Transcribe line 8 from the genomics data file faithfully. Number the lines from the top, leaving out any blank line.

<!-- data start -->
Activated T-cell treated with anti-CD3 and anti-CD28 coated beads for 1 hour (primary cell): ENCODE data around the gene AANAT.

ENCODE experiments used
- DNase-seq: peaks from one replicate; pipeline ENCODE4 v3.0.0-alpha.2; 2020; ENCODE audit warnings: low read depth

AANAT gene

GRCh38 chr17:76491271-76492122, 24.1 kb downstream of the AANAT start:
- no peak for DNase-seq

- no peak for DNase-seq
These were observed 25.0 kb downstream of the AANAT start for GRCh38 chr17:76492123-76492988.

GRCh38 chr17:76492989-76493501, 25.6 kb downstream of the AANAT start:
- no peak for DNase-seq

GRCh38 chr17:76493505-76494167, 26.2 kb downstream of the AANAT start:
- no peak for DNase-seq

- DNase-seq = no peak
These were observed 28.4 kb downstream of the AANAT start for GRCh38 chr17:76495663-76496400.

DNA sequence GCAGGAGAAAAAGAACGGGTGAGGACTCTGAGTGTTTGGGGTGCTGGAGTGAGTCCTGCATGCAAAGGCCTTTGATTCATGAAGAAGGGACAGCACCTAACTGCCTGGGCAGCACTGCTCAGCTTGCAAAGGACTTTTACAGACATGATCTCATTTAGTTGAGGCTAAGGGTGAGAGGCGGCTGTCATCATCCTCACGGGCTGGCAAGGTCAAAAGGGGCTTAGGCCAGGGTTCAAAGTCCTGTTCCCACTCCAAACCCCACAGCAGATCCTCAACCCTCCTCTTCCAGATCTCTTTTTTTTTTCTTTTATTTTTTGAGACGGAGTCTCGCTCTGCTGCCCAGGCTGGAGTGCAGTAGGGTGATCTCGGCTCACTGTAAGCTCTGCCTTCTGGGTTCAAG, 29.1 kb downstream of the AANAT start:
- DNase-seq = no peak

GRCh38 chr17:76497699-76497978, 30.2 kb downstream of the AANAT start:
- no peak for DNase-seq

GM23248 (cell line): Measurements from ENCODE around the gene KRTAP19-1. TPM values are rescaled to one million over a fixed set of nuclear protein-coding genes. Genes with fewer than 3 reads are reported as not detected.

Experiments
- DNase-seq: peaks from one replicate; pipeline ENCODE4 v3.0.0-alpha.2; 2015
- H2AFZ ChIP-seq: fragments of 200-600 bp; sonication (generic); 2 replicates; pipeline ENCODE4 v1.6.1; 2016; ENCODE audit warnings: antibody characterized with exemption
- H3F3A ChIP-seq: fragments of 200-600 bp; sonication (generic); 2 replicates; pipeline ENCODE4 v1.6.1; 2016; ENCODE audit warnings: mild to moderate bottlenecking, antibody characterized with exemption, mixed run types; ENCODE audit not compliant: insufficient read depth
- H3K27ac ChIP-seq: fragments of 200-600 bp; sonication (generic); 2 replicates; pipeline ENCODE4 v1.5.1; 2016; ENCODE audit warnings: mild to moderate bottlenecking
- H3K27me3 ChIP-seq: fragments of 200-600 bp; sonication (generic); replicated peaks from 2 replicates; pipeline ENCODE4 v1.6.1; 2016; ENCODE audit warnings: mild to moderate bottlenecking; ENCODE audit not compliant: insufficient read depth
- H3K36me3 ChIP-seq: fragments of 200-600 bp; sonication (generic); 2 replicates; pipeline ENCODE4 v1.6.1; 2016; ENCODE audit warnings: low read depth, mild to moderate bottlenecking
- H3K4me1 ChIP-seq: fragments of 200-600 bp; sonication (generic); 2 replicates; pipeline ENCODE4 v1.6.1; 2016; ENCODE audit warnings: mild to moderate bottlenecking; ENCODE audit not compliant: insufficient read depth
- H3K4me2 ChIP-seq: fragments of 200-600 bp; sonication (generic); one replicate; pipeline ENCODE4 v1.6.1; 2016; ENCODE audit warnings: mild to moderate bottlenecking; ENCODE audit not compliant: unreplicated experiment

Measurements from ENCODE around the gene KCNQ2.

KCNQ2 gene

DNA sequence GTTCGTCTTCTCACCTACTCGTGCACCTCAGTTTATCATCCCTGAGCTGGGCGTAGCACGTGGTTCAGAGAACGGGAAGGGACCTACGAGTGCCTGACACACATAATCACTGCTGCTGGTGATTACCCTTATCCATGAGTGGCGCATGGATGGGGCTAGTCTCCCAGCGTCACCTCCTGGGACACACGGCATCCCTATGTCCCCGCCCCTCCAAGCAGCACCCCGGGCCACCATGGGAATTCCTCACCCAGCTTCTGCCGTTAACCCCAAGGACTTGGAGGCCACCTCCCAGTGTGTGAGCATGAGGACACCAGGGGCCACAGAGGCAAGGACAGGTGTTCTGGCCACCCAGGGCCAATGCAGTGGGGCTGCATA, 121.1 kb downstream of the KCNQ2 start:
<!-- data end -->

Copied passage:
These were observed 25.0 kb downstream of the AANAT start for GRCh38 chr17:76492123-76492988.